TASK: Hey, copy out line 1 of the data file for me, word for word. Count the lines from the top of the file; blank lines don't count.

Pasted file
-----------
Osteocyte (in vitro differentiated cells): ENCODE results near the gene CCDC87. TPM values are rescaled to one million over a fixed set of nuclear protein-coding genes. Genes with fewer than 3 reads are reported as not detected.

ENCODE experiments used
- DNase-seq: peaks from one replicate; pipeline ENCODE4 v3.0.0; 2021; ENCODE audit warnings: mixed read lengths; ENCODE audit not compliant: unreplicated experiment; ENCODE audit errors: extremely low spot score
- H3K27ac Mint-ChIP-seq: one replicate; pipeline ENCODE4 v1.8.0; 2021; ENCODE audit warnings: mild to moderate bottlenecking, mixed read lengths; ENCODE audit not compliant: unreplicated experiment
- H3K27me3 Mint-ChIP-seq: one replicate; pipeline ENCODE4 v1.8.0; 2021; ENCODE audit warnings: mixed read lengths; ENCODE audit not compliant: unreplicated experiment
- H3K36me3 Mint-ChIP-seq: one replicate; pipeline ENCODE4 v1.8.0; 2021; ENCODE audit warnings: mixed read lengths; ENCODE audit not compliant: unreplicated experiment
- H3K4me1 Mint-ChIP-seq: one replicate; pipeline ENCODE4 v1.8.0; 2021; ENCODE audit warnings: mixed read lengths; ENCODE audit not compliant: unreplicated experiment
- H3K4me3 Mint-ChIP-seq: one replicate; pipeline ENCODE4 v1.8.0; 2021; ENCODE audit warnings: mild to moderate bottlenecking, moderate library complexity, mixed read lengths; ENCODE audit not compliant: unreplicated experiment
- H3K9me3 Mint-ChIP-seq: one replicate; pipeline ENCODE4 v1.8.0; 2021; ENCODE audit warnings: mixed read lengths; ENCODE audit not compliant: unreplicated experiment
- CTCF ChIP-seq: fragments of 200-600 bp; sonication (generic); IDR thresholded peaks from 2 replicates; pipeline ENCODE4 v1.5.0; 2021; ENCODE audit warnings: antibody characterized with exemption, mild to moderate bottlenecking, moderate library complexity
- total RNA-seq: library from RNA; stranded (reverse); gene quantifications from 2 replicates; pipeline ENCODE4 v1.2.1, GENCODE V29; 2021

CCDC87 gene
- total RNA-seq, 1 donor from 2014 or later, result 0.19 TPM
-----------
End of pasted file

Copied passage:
Osteocyte (in vitro differentiated cells): ENCODE results near the gene CCDC87. TPM values are rescaled to one million over a fixed set of nuclear protein-coding genes. Genes with fewer than 3 reads are reported as not detected.